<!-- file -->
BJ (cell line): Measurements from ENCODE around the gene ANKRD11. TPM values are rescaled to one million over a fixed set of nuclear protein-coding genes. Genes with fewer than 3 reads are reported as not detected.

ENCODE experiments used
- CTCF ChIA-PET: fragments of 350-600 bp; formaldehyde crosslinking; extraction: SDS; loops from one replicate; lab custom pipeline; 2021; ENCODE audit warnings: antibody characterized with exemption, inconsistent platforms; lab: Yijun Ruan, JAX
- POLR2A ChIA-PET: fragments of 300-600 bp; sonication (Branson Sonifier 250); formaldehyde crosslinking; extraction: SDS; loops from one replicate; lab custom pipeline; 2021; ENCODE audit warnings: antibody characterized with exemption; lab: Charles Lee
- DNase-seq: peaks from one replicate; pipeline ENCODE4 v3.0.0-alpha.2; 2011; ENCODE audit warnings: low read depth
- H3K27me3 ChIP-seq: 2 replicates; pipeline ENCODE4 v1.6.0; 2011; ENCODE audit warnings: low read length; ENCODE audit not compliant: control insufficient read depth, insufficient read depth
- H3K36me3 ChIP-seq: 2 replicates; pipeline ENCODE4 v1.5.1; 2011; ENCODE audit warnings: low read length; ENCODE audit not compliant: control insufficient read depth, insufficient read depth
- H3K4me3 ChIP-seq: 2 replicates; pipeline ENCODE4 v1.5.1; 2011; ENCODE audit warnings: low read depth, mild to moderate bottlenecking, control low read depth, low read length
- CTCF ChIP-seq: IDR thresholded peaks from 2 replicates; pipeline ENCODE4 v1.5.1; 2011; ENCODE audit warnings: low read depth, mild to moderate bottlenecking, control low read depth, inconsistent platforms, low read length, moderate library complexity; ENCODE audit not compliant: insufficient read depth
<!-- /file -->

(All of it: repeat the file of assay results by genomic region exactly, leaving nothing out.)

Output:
BJ (cell line): Measurements from ENCODE around the gene ANKRD11. TPM values are rescaled to one million over a fixed set of nuclear protein-coding genes. Genes with fewer than 3 reads are reported as not detected.

ENCODE experiments used
- CTCF ChIA-PET: fragments of 350-600 bp; formaldehyde crosslinking; extraction: SDS; loops from one replicate; lab custom pipeline; 2021; ENCODE audit warnings: antibody characterized with exemption, inconsistent platforms; lab: Yijun Ruan, JAX
- POLR2A ChIA-PET: fragments of 300-600 bp; sonication (Branson Sonifier 250); formaldehyde crosslinking; extraction: SDS; loops from one replicate; lab custom pipeline; 2021; ENCODE audit warnings: antibody characterized with exemption; lab: Charles Lee
- DNase-seq: peaks from one replicate; pipeline ENCODE4 v3.0.0-alpha.2; 2011; ENCODE audit warnings: low read depth
- H3K27me3 ChIP-seq: 2 replicates; pipeline ENCODE4 v1.6.0; 2011; ENCODE audit warnings: low read length; ENCODE audit not compliant: control insufficient read depth, insufficient read depth
- H3K36me3 ChIP-seq: 2 replicates; pipeline ENCODE4 v1.5.1; 2011; ENCODE audit warnings: low read length; ENCODE audit not compliant: control insufficient read depth, insufficient read depth
- H3K4me3 ChIP-seq: 2 replicates; pipeline ENCODE4 v1.5.1; 2011; ENCODE audit warnings: low read depth, mild to moderate bottlenecking, control low read depth, low read length
- CTCF ChIP-seq: IDR thresholded peaks from 2 replicates; pipeline ENCODE4 v1.5.1; 2011; ENCODE audit warnings: low read depth, mild to moderate bottlenecking, control low read depth, inconsistent platforms, low read length, moderate library complexity; ENCODE audit not compliant: insufficient read depth